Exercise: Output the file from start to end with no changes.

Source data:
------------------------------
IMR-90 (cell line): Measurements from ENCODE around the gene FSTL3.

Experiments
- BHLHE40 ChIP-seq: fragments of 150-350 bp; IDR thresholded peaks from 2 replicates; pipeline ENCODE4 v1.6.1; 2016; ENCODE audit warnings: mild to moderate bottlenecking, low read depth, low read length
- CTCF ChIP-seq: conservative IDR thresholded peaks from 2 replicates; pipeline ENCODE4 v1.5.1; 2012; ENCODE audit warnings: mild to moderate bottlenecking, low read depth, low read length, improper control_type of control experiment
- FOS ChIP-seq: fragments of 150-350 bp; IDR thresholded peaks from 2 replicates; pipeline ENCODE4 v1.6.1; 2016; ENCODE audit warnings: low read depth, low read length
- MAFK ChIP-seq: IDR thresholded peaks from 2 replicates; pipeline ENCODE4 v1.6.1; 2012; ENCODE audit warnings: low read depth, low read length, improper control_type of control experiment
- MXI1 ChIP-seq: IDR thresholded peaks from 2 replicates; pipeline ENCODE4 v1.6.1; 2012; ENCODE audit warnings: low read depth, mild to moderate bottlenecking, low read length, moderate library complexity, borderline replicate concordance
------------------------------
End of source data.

IMR-90 (cell line): Measurements from ENCODE around the gene FSTL3.

Experiments
- BHLHE40 ChIP-seq: fragments of 150-350 bp; IDR thresholded peaks from 2 replicates; pipeline ENCODE4 v1.6.1; 2016; ENCODE audit warnings: mild to moderate bottlenecking, low read depth, low read length
- CTCF ChIP-seq: conservative IDR thresholded peaks from 2 replicates; pipeline ENCODE4 v1.5.1; 2012; ENCODE audit warnings: mild to moderate bottlenecking, low read depth, low read length, improper control_type of control experiment
- FOS ChIP-seq: fragments of 150-350 bp; IDR thresholded peaks from 2 replicates; pipeline ENCODE4 v1.6.1; 2016; ENCODE audit warnings: low read depth, low read length
- MAFK ChIP-seq: IDR thresholded peaks from 2 replicates; pipeline ENCODE4 v1.6.1; 2012; ENCODE audit warnings: low read depth, low read length, improper control_type of control experiment
- MXI1 ChIP-seq: IDR thresholded peaks from 2 replicates; pipeline ENCODE4 v1.6.1; 2012; ENCODE audit warnings: low read depth, mild to moderate bottlenecking, low read length, moderate library complexity, borderline replicate concordance